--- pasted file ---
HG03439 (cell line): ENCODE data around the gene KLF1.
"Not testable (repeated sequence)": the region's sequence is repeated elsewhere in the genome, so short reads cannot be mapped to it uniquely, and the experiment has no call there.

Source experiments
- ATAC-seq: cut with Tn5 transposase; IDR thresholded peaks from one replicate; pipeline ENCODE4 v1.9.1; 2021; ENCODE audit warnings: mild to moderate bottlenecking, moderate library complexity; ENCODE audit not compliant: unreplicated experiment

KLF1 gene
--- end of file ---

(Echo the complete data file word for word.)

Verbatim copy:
HG03439 (cell line): ENCODE data around the gene KLF1.
"Not testable (repeated sequence)": the region's sequence is repeated elsewhere in the genome, so short reads cannot be mapped to it uniquely, and the experiment has no call there.

Source experiments
- ATAC-seq: cut with Tn5 transposase; IDR thresholded peaks from one replicate; pipeline ENCODE4 v1.9.1; 2021; ENCODE audit warnings: mild to moderate bottlenecking, moderate library complexity; ENCODE audit not compliant: unreplicated experiment

KLF1 gene